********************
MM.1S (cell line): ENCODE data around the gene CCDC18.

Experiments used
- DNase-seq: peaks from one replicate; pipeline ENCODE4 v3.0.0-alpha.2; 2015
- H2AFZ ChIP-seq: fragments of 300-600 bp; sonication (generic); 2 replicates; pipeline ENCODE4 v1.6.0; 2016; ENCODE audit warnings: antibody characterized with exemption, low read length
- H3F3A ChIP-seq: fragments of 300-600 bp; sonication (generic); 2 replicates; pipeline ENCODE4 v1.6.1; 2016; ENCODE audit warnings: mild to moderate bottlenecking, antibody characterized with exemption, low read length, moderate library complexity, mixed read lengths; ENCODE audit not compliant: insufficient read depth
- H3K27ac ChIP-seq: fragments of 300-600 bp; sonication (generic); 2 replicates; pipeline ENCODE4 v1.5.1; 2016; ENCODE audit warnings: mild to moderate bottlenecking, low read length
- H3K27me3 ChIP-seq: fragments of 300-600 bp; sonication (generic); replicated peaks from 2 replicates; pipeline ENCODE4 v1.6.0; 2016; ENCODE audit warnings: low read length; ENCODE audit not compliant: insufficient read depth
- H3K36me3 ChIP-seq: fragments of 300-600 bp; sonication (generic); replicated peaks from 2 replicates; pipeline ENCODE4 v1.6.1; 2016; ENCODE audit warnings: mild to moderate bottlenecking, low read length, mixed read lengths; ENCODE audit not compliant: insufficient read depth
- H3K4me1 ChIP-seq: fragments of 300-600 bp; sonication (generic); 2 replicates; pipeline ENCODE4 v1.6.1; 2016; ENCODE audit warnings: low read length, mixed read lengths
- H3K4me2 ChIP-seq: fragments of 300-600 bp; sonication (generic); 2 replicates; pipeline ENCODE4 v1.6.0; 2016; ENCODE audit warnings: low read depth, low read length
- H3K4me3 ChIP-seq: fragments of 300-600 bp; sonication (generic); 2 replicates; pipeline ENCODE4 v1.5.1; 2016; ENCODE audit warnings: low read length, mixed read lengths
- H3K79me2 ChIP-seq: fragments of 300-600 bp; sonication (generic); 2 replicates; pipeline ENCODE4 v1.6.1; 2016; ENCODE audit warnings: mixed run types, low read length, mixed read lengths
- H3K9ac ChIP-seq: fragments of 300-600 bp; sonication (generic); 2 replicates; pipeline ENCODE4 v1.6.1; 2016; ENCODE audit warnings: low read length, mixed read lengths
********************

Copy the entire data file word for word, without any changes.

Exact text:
MM.1S (cell line): ENCODE data around the gene CCDC18.

Experiments used
- DNase-seq: peaks from one replicate; pipeline ENCODE4 v3.0.0-alpha.2; 2015
- H2AFZ ChIP-seq: fragments of 300-600 bp; sonication (generic); 2 replicates; pipeline ENCODE4 v1.6.0; 2016; ENCODE audit warnings: antibody characterized with exemption, low read length
- H3F3A ChIP-seq: fragments of 300-600 bp; sonication (generic); 2 replicates; pipeline ENCODE4 v1.6.1; 2016; ENCODE audit warnings: mild to moderate bottlenecking, antibody characterized with exemption, low read length, moderate library complexity, mixed read lengths; ENCODE audit not compliant: insufficient read depth
- H3K27ac ChIP-seq: fragments of 300-600 bp; sonication (generic); 2 replicates; pipeline ENCODE4 v1.5.1; 2016; ENCODE audit warnings: mild to moderate bottlenecking, low read length
- H3K27me3 ChIP-seq: fragments of 300-600 bp; sonication (generic); replicated peaks from 2 replicates; pipeline ENCODE4 v1.6.0; 2016; ENCODE audit warnings: low read length; ENCODE audit not compliant: insufficient read depth
- H3K36me3 ChIP-seq: fragments of 300-600 bp; sonication (generic); replicated peaks from 2 replicates; pipeline ENCODE4 v1.6.1; 2016; ENCODE audit warnings: mild to moderate bottlenecking, low read length, mixed read lengths; ENCODE audit not compliant: insufficient read depth
- H3K4me1 ChIP-seq: fragments of 300-600 bp; sonication (generic); 2 replicates; pipeline ENCODE4 v1.6.1; 2016; ENCODE audit warnings: low read length, mixed read lengths
- H3K4me2 ChIP-seq: fragments of 300-600 bp; sonication (generic); 2 replicates; pipeline ENCODE4 v1.6.0; 2016; ENCODE audit warnings: low read depth, low read length
- H3K4me3 ChIP-seq: fragments of 300-600 bp; sonication (generic); 2 replicates; pipeline ENCODE4 v1.5.1; 2016; ENCODE audit warnings: low read length, mixed read lengths
- H3K79me2 ChIP-seq: fragments of 300-600 bp; sonication (generic); 2 replicates; pipeline ENCODE4 v1.6.1; 2016; ENCODE audit warnings: mixed run types, low read length, mixed read lengths
- H3K9ac ChIP-seq: fragments of 300-600 bp; sonication (generic); 2 replicates; pipeline ENCODE4 v1.6.1; 2016; ENCODE audit warnings: low read length, mixed read lengths